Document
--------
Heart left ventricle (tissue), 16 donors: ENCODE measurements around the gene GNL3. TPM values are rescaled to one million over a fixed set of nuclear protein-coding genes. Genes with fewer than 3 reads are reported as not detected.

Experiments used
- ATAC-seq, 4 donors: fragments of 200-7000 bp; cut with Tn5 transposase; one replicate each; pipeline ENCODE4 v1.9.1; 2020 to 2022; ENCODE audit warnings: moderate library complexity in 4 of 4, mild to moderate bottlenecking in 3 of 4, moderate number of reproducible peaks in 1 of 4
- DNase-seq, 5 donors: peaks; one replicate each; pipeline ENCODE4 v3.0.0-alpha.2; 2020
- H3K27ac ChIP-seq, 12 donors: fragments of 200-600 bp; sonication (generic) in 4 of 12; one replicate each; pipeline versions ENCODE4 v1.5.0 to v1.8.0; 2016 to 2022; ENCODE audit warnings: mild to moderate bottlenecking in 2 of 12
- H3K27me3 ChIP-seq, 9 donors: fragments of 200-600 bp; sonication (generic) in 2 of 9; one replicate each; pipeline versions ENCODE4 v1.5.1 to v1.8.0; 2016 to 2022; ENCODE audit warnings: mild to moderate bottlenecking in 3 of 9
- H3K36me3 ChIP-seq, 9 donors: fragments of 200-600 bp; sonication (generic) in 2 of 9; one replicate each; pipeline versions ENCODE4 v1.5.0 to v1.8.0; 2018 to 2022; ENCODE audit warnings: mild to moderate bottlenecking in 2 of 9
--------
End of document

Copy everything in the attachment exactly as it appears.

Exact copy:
Heart left ventricle (tissue), 16 donors: ENCODE measurements around the gene GNL3. TPM values are rescaled to one million over a fixed set of nuclear protein-coding genes. Genes with fewer than 3 reads are reported as not detected.

Experiments used
- ATAC-seq, 4 donors: fragments of 200-7000 bp; cut with Tn5 transposase; one replicate each; pipeline ENCODE4 v1.9.1; 2020 to 2022; ENCODE audit warnings: moderate library complexity in 4 of 4, mild to moderate bottlenecking in 3 of 4, moderate number of reproducible peaks in 1 of 4
- DNase-seq, 5 donors: peaks; one replicate each; pipeline ENCODE4 v3.0.0-alpha.2; 2020
- H3K27ac ChIP-seq, 12 donors: fragments of 200-600 bp; sonication (generic) in 4 of 12; one replicate each; pipeline versions ENCODE4 v1.5.0 to v1.8.0; 2016 to 2022; ENCODE audit warnings: mild to moderate bottlenecking in 2 of 12
- H3K27me3 ChIP-seq, 9 donors: fragments of 200-600 bp; sonication (generic) in 2 of 9; one replicate each; pipeline versions ENCODE4 v1.5.1 to v1.8.0; 2016 to 2022; ENCODE audit warnings: mild to moderate bottlenecking in 3 of 9
- H3K36me3 ChIP-seq, 9 donors: fragments of 200-600 bp; sonication (generic) in 2 of 9; one replicate each; pipeline versions ENCODE4 v1.5.0 to v1.8.0; 2018 to 2022; ENCODE audit warnings: mild to moderate bottlenecking in 2 of 9